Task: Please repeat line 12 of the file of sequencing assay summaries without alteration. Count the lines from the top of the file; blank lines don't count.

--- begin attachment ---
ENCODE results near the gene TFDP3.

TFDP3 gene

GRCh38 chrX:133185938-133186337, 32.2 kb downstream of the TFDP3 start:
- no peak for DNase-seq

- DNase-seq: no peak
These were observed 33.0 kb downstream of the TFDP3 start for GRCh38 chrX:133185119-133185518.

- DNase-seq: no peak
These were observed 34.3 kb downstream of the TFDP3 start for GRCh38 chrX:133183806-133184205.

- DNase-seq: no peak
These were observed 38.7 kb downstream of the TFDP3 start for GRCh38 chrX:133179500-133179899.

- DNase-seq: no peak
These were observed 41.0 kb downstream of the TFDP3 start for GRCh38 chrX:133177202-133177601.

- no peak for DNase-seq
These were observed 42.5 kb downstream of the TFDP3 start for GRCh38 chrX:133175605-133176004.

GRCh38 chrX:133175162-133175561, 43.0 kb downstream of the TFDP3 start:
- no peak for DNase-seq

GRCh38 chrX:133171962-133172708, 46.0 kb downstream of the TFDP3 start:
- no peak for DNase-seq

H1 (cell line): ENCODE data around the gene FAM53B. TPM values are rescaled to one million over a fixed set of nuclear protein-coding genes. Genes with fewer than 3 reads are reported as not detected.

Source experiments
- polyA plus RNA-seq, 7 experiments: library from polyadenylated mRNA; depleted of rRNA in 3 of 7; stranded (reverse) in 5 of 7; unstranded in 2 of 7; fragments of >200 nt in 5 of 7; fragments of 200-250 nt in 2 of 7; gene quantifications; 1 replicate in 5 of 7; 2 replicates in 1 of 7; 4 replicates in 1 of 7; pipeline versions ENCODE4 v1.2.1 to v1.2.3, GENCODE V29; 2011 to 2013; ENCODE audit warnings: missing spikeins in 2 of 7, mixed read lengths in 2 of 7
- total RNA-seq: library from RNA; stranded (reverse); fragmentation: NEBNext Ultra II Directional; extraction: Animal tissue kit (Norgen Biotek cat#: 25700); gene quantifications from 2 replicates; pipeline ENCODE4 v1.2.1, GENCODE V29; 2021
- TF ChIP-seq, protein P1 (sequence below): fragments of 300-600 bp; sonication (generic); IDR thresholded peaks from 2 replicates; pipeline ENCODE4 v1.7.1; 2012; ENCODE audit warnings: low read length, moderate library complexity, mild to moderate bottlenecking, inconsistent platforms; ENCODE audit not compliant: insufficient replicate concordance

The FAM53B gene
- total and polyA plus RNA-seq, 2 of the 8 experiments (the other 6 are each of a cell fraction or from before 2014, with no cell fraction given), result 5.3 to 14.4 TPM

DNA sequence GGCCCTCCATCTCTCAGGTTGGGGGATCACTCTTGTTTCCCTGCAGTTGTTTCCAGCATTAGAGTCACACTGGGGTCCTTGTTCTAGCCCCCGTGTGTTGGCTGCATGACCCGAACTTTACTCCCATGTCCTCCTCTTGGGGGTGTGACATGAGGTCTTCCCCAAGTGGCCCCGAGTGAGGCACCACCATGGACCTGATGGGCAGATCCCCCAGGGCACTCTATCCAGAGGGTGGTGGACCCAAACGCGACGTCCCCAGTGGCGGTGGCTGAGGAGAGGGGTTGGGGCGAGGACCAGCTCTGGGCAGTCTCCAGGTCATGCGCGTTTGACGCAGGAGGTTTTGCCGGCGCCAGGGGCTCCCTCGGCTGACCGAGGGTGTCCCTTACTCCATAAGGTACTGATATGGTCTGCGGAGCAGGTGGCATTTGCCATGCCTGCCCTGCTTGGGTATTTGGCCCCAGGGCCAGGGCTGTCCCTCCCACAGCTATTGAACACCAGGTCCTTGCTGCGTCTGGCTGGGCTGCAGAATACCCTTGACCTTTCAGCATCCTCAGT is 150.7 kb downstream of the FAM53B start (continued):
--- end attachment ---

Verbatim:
These were observed 41.0 kb downstream of the TFDP3 start for GRCh38 chrX:133177202-133177601.